This week a sun-tanned Roy Terrell walked into the office, fresh from the baseball training camps. Like a number of other editors, writers and photographers, Terrell had spent most of the spring and part of the winter readying SPORTS ILLUSTRATED'S opening lineup for the baseball season—one that you'll see next week in our second annual Special Baseball Issue.
This is an article from the April 8, 1957 issue
On paper, as the saying goes, the lineup looks to me like a pennant winner. And that's as it should be for, unlike the Yankees and the Indians, the Dodgers and the Pirates, it's on paper that SPORTS ILLUSTRATED plays its most important games.
Batting in first position: An introduction to the coming season by Robert Creamer, also fresh from Florida.
Second: A new work by the famous poet and lifetime baseball fan, Ogden Nash—Decline and Fall of a Roman Umpire.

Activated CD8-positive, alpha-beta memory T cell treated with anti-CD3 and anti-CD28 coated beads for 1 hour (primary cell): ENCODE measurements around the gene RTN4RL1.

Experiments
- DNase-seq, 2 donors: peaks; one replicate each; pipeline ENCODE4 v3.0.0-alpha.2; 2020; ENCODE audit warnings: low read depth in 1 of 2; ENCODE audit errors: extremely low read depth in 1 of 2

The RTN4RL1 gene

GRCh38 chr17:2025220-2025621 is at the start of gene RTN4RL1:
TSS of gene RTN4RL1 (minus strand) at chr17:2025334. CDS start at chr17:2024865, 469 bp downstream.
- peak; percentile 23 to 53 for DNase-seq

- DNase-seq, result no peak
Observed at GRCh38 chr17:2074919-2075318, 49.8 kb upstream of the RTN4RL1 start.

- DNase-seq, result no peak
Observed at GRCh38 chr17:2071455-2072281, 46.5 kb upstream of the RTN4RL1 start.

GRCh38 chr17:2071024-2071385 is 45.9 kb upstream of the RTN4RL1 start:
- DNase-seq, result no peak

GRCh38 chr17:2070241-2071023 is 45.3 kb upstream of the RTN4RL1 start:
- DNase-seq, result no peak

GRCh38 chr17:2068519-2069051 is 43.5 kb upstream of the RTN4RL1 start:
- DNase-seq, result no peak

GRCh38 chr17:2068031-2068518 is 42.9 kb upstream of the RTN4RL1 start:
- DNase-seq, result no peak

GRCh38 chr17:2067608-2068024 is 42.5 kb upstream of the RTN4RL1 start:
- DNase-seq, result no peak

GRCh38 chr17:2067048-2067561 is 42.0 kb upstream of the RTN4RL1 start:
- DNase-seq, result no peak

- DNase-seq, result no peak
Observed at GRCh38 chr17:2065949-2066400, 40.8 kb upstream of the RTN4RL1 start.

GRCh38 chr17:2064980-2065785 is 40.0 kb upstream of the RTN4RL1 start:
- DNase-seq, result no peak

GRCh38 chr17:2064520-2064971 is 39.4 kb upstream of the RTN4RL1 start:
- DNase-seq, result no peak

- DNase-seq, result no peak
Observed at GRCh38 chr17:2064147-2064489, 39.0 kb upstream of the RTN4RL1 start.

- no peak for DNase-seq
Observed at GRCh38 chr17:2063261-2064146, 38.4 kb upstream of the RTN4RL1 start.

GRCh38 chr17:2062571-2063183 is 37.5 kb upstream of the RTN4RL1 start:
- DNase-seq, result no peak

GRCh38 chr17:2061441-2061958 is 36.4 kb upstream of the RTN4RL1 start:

Third: A color portfolio of some of baseball's greatest active stars who for varying reasons this year are especially on the spot.
Fourth, in the cleanup spot: 32 pages of Scouting Reports on all 16 major league clubs, based on current spring training surveys.
Fifth: A revolutionary inquiry into the science of pitching by Rear Admiral Dan Gallery which is bound to put some new baseball thoughts into some old baseball heads.
Sixth: This one will start a rhubarb: a prejudiced piece by a frankly prejudiced fan, James Murray, who suggests some new standards for election to the Hall of Fame.
Seventh: Revealing, unusual and useful baseball statistics, prepared by and appearing only in SPORTS ILLUSTRATED.
Eighth: A look at baseball's distaff side which brings to the foreground some of the more delightful aspects of its background.
Ninth: PAT ON THE BACK—for the umpires, who don't get many of them after the season starts.
SPORTS ILLUSTRATED'S lineup, of course, has a strong bench behind it. But perhaps the best part of all, when it comes to bat next week, is that this is one lineup you can stick with all season long.